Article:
I call my Mother to chat about the online research I’ve been doing as a bridge to this Motherline conversation. She and my Father are driving from Massachusetts to Florida, visiting friends and family along the way, for the wedding of their grandson in a few weeks. As we talk, she anxiously tells me she’s on her cell phone and doesn’t have “free minutes” during the day. We chat a bit more, and then she hurries me off the phone with the suggestion that we talk on Saturday, not an ideal time for me. I don’t bother to ask when, and hang up quickly, as I hear her ask, “Ok? Okay?” It’s not okay, but she doesn’t have time for me to tell her that.

As a young child, I remember my Mother telling me that I was her favorite, and not to tell my sister. I don’t remember her mentioning my twin brother. I’ve only rarely felt intuitive, but at that moment, I believed her, and not in the sense that she was telling my siblings the same thing. Since she grew up in a family where her sister was favored, at least from her perspective, as an adult, I think to myself, “Why didn’t she try extra-hard to NOT favor any of her children?” By the time I was a young adult and even still, I see the double-edged sword of her favoritism which, is now bestowed upon my younger sister. When I lived at home (pre-college years), I was her confidante: I heard about my Father’s shortcomings, taught her how to wear eyeshadow, and critiqued her clothes.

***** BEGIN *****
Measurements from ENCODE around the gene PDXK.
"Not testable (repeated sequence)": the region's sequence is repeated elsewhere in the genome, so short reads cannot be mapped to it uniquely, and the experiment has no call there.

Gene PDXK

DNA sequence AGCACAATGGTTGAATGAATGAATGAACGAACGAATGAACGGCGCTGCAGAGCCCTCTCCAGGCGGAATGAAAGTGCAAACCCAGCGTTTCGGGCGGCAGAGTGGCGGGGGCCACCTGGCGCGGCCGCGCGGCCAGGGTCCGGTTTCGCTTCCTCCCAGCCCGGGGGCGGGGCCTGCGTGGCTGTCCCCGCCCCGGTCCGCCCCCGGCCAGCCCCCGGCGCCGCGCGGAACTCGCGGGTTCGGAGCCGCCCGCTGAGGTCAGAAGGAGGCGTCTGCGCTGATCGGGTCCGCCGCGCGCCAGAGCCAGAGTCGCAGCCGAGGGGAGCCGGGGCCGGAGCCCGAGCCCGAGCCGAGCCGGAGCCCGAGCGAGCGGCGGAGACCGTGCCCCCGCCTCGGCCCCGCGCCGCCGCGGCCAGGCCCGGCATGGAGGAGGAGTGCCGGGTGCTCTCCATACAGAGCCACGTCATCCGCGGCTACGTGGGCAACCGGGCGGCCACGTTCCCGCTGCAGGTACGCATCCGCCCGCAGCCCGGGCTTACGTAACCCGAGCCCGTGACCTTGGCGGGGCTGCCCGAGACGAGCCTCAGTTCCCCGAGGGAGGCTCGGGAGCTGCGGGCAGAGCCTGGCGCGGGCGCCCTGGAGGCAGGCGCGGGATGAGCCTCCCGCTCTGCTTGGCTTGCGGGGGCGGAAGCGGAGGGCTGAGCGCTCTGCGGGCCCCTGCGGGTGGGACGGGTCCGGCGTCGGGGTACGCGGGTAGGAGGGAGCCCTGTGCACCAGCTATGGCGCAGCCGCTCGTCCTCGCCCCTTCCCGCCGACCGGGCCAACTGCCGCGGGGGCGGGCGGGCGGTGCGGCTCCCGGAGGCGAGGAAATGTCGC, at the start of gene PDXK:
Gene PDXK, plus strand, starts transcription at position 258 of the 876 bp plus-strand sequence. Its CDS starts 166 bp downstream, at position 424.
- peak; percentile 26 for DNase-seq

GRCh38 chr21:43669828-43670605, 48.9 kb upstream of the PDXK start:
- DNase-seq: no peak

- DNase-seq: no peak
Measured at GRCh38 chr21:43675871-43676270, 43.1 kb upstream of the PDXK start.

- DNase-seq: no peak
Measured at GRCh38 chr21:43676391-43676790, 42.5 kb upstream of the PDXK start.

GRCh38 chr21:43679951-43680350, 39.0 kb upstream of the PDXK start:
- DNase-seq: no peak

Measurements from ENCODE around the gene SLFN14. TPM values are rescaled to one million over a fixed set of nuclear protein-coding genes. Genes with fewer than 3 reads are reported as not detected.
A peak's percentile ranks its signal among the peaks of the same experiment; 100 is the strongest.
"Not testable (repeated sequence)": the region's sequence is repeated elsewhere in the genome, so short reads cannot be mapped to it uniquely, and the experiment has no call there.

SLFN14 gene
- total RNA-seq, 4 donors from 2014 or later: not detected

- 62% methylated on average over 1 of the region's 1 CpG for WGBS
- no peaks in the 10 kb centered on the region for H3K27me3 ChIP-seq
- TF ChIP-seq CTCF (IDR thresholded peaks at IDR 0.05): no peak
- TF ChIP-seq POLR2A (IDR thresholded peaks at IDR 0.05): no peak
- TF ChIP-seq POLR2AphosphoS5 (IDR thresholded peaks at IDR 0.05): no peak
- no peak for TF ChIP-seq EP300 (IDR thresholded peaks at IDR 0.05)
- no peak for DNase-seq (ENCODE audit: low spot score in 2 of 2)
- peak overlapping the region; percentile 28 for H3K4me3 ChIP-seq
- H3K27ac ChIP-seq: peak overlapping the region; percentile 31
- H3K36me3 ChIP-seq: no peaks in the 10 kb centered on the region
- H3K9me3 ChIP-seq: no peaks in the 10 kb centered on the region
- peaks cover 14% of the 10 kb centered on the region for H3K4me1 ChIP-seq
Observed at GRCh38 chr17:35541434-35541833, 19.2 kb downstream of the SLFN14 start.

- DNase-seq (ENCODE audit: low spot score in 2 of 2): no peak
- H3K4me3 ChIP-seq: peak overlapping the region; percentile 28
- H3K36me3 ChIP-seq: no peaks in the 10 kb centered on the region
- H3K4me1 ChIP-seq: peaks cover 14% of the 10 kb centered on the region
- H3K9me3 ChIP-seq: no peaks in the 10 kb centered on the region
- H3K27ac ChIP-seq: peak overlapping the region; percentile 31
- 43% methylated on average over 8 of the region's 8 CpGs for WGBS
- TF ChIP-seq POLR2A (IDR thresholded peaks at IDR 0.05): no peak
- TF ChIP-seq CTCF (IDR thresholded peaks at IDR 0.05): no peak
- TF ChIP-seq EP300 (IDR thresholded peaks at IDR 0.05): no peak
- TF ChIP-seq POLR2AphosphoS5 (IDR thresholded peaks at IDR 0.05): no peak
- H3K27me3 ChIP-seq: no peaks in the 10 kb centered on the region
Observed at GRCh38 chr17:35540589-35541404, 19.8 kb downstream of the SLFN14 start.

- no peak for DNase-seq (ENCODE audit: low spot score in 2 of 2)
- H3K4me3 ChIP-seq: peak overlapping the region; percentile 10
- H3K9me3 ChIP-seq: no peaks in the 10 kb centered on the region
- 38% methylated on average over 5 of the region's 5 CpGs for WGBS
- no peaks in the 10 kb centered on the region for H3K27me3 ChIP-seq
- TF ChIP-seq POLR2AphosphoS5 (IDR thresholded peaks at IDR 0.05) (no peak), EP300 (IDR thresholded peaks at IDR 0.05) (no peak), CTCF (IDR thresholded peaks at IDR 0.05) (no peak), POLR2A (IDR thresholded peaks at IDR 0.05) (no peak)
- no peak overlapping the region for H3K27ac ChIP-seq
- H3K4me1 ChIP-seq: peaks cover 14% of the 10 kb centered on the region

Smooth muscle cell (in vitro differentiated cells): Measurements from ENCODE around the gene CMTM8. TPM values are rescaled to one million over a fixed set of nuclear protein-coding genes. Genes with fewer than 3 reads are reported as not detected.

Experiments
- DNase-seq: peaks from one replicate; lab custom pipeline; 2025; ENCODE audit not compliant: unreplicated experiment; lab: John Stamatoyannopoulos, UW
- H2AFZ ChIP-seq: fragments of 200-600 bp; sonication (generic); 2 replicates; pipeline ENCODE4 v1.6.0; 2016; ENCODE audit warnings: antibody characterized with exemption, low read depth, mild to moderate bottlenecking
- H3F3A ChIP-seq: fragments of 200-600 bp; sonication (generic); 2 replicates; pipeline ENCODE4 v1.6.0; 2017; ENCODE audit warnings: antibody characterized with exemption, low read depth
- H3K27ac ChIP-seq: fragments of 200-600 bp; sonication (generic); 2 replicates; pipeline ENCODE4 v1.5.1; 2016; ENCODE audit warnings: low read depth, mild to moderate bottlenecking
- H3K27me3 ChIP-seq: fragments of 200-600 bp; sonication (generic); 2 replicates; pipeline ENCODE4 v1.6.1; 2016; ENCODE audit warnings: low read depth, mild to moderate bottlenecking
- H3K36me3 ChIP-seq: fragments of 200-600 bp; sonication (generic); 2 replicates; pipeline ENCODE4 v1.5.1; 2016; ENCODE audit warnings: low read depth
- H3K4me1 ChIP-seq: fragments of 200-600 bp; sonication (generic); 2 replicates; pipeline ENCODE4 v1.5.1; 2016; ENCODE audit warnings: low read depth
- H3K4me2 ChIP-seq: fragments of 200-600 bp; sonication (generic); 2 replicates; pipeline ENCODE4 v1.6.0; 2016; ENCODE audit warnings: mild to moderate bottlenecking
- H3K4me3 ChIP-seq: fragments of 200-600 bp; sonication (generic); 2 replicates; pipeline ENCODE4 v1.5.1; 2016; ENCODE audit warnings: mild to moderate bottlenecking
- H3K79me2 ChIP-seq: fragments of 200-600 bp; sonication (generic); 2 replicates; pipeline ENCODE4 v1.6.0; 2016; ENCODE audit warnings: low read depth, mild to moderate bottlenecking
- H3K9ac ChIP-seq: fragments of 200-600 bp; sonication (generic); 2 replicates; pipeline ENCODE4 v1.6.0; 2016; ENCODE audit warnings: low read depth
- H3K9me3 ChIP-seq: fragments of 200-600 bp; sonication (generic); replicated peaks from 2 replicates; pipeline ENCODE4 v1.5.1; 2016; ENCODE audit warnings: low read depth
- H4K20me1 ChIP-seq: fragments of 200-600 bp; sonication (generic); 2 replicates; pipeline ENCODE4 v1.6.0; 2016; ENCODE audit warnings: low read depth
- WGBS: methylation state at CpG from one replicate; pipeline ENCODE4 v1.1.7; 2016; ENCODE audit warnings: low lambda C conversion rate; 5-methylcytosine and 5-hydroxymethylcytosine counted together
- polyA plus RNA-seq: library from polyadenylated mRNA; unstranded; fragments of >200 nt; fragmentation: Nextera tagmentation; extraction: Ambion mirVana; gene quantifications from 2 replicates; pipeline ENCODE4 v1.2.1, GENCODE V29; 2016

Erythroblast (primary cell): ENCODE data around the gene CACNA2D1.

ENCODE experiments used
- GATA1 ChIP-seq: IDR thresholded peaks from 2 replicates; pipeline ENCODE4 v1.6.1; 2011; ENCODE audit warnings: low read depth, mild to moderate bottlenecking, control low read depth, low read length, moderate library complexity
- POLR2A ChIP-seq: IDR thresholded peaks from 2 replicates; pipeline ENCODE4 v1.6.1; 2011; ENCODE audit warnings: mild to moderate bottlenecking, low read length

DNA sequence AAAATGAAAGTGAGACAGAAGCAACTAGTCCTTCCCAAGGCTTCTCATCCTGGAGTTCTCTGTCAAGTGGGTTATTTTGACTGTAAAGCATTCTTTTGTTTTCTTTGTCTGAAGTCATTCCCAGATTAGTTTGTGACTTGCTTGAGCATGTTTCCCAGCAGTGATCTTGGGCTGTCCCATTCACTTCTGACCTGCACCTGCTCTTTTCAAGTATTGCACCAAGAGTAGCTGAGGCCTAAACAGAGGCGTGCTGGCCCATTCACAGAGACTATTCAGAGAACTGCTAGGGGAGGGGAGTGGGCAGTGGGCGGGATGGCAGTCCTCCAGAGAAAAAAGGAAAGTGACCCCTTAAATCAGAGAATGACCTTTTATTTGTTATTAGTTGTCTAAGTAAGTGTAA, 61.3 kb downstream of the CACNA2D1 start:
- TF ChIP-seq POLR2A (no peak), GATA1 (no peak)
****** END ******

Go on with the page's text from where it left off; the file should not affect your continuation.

I could sense that she saw herself in me; saw what she hoped she would have become, and hadn’t yet, in my potential, in my about-to-awaken-into-adulthood-ness. When did that change, when did I become the one no-longer-favored? As a college student, a thousand miles from home, and the daily-ness of connection and communication, the natural individuation of daughter from mother devolved into a lack of understanding and compassion. From my perspective, each of us was responsible for this. Ironically, now when I’m trying to connect with her via the phone, it’s also an instrument of distance, rather than connection (much as it was in the 1970s when long-distance phone calls were very expensive). “The miles don’t shrink by telephone,”[ii] says a song lyric that’s been echoing in my head the past few weeks.

Investing time but not money, I tried to find more information online about my Grandmother’s grandmother (or great-great grandmother) Gertrude’s ancestry but came to a dead-end. I know she lived in Sweden, on the island of Gotland, in the town of Visby. Later I had the chance to visit this “holy place” (Visby was so named prior to its Christianization) and experience the Medieval walled town, beginning to grasp a flavor of her people and hinterlands.